2) Relative ease of repairs: By the early 1980s most TV and radio manufacturers were producing solid-state sets with a modular chassis design, which meant technicians needed less formal training to make repairs as component-level troubleshooting was no longer frequently practiced or required. This was similar to the situation with older tube sets, where repairs often only took swapping out a vacuum tube. By the end of the decade, some solid-state TV manufacturers were producing sets in which the electronic circuit, in totality, for the entire receiver was contained on a single printed circuit board that was replaceable. Today, the opposite is true. Flat screen television receivers are more difficult to repair than old CRT sets were, and replacement parts are hard to obtain from the manufacturer, with long lead times.
3) Equipment obsolescence: By the end of the 1990s, the demise of discrete analogue electronics ensured the technological obsolescence of many of the traditional mainstays of the consumer audio/video service industry, such as cathode ray tube (CRT) television sets, videocassette recorders, LaserDisc players, as well as tape recorders/players, console stereos and component stereo systems. These items were being replaced in favor of much less costly and/or more portable, higher-technology devices with advanced features utilizing digital signal processing and computer technology prized by consumers. Unfortunately, the new products were either difficult-to-service, not economically feasible to repair, or designed with planned obsolescence. Today, the even more rapid pace of technological advancement often seems to make electronic equipment obsolete in a relatively short period of time after purchase.
This progression of America towards a throw-away society drastically altered employment prospects in the electronics service sector. For example, according to the Professional Service Association, the number of TV repair shops fell from 20,000 in 1992 to 9,000 in 2002 and to around 7,000 by 2007. From 2011 to 2016, the average annual growth rate of the electronics and computer repair services industry was -1.0%. The concomitant effect, for NRI Schools, was a sharp decline in enrollment. However, many of NRI's competitors in the home-study business (see below) survived these turbulent times by greatly diversifying their academic offerings to include non-technical training coursers more relevant to contemporary society.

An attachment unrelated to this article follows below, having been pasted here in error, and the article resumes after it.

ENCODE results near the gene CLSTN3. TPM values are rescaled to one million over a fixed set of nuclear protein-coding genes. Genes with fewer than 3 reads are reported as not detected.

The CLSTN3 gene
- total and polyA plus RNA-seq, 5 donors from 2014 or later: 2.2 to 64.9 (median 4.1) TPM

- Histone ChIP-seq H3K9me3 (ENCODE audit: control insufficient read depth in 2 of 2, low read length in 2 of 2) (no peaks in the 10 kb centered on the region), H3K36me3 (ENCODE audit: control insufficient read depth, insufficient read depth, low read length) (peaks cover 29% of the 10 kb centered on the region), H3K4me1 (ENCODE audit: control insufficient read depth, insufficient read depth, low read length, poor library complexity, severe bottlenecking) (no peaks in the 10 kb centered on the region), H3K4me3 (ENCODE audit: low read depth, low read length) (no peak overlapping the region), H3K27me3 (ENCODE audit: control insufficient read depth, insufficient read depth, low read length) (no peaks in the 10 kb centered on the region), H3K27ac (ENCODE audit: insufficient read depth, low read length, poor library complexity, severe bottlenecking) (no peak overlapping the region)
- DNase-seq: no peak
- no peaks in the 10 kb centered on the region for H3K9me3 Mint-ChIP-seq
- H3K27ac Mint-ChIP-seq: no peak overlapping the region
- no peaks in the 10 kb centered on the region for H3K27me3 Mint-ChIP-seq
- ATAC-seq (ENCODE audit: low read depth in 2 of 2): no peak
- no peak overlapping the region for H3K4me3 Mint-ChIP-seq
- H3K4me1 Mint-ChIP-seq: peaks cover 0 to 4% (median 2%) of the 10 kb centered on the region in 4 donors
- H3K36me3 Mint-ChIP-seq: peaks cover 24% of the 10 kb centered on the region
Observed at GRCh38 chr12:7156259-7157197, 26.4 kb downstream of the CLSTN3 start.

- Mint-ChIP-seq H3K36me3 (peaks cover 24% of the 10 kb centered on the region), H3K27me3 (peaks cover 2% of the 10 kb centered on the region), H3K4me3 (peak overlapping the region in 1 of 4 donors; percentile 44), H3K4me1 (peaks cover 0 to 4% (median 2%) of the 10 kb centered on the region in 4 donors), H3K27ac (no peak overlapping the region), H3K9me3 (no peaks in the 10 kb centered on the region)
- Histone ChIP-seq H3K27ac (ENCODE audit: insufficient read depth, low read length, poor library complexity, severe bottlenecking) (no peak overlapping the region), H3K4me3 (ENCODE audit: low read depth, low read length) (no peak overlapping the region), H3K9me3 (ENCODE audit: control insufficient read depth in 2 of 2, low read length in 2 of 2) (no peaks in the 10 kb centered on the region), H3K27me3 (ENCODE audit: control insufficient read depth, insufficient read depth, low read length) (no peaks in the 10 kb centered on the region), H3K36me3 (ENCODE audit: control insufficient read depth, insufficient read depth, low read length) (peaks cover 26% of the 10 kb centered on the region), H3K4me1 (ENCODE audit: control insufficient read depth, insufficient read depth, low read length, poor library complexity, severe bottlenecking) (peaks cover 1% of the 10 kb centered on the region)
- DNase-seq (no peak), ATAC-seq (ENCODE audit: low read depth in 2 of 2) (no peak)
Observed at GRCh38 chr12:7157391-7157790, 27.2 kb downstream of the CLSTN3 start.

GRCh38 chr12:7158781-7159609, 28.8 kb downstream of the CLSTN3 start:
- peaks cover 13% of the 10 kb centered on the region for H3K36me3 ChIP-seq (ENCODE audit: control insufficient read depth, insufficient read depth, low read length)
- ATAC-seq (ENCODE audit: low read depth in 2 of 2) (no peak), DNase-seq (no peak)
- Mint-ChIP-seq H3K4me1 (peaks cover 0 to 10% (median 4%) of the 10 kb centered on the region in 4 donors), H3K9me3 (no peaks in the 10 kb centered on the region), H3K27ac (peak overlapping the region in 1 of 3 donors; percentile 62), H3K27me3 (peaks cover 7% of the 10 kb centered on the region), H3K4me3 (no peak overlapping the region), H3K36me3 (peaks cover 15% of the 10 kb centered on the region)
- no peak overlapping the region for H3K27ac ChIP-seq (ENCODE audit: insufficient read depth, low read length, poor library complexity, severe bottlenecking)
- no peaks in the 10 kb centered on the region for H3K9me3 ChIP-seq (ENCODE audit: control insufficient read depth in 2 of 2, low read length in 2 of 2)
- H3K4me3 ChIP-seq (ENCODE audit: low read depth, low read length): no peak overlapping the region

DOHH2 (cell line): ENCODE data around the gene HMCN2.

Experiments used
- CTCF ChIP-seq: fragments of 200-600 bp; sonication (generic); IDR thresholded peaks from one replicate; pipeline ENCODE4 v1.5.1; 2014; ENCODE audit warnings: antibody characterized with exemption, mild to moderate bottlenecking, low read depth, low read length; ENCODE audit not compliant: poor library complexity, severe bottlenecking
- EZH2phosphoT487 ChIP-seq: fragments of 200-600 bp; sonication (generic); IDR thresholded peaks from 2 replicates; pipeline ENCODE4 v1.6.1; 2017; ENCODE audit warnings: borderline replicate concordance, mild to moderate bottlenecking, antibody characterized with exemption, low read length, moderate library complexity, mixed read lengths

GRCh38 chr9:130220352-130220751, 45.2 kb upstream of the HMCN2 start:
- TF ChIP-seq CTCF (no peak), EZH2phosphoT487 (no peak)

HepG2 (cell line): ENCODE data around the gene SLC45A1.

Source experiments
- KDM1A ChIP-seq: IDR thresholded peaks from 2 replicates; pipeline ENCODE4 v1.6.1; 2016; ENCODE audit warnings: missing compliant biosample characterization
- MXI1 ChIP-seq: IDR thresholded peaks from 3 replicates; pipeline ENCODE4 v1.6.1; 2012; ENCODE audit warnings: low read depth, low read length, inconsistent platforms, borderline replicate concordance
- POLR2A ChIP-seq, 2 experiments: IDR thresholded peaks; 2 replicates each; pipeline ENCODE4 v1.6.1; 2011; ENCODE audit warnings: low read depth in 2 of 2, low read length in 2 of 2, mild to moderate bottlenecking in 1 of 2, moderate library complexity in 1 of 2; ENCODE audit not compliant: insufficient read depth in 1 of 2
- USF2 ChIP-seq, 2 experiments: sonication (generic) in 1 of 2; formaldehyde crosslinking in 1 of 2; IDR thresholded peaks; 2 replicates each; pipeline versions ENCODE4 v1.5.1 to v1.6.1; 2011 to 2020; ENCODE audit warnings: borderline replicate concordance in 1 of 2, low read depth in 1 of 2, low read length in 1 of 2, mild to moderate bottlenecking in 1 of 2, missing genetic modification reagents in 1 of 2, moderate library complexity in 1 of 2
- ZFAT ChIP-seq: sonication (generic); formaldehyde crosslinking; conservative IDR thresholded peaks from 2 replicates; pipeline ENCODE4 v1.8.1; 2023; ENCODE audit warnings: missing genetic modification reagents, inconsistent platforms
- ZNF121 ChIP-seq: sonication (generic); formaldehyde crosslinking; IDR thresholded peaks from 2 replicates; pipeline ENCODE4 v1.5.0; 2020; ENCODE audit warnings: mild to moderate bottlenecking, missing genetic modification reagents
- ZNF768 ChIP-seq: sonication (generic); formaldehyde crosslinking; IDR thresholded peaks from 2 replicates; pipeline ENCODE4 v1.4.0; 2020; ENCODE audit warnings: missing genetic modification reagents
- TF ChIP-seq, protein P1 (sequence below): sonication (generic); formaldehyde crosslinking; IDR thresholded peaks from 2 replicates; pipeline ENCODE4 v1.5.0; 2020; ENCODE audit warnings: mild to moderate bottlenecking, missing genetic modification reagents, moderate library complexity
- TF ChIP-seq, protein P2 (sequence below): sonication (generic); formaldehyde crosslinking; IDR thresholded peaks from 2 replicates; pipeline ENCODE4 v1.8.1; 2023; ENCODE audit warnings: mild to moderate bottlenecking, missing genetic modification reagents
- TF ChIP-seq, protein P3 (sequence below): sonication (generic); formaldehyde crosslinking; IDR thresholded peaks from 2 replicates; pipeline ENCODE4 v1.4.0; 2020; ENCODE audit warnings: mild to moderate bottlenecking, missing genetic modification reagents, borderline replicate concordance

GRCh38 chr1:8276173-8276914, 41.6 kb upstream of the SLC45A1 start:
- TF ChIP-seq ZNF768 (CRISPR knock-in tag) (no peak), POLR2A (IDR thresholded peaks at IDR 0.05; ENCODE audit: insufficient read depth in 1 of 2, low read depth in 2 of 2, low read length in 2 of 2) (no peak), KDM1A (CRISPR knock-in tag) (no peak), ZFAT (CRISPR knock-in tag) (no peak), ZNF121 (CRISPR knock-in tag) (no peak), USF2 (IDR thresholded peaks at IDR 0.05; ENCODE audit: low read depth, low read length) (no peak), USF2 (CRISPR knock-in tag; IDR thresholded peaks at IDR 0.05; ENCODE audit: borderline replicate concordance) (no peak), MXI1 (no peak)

Ultimately, after radio-television-electronics servicing seemingly lost its appeal as a trade, McGraw-Hill announced that NRI Schools would be phased out, simply citing "changes in the marketplace". NRI Schools ceased accepting new enrollment applications on April 1, 1999 and discontinued operations completely on March 31, 2002, giving the institution a respectable 88 years of existence in the business of distance education.
Over its lifetime, NRI administered 1.5 million correspondence courses and had succeeded in adapting to training its students through the ushering in of major technical transformations in the radio-television-electronics industry of that time period: from vacuum tubes to solid-state devices (first to discrete transistors and then to integrated circuits); from CRTs to flat panel display; the rise in popularity of cable television and the decline of terrestrial television; the switch from electro-mechanical tuners to entirely microprocessor-controlled receivers, as well as the introduction of personal computers. NRI Schools closed seven years prior to the Digital television transition in the United States. After the school shut down, the Wisconsin Avenue property was purchased and occupied by Fannie Mae, whose headquarters are directly across the street.
Throughout the 20th century several technical American schools existed, which offered correspondence courses similar to those of NRI. Included among these are the following:
Some of these schools have survived by diversifying their academic offerings. For example, including face-to-face courses as well as virtual classes in business administration, medical technology, medical billing & coding, among other programs, with some of the schools offering associate, bachelor, and even graduate-level degrees.
1 Smith's birth year is erroneously reported as 1889 in some sources. However, in the article "The Story of the National Radio Institute," which appeared in a 1944 National Radio News journal, Smith's birth date and place is given as February 3, 1881 in Rochester, New Hampshire.
2 A WPI benefactor publication from September, 2010, lists both J. Morrison Smith (from the class of 1937) and his father (class of 1906) as deceased. J. Morrison Smith died in February 2010 in South Carolina at the age of 93 after having initially retired to North Carolina.
3 However, by the late 1970s, through the 1980s, and as late as 1996 advertisements appeared in Popular Mechanics for NRI courses in audio/video servicing, computer repair, home inspecting, automotive servicing, master locksmithing, small engine repair, air conditioning/heating/refrigeration, and electrical installation and repair.
4 Thompson's obituary claims Thompson served as NRI Schools president and CEO from 1973 until he resigned in 1984 to start his own consulting firm. A January 1974 NRI Journal article confirms Thompson succeeded J. Morrison Smith as president in 1973.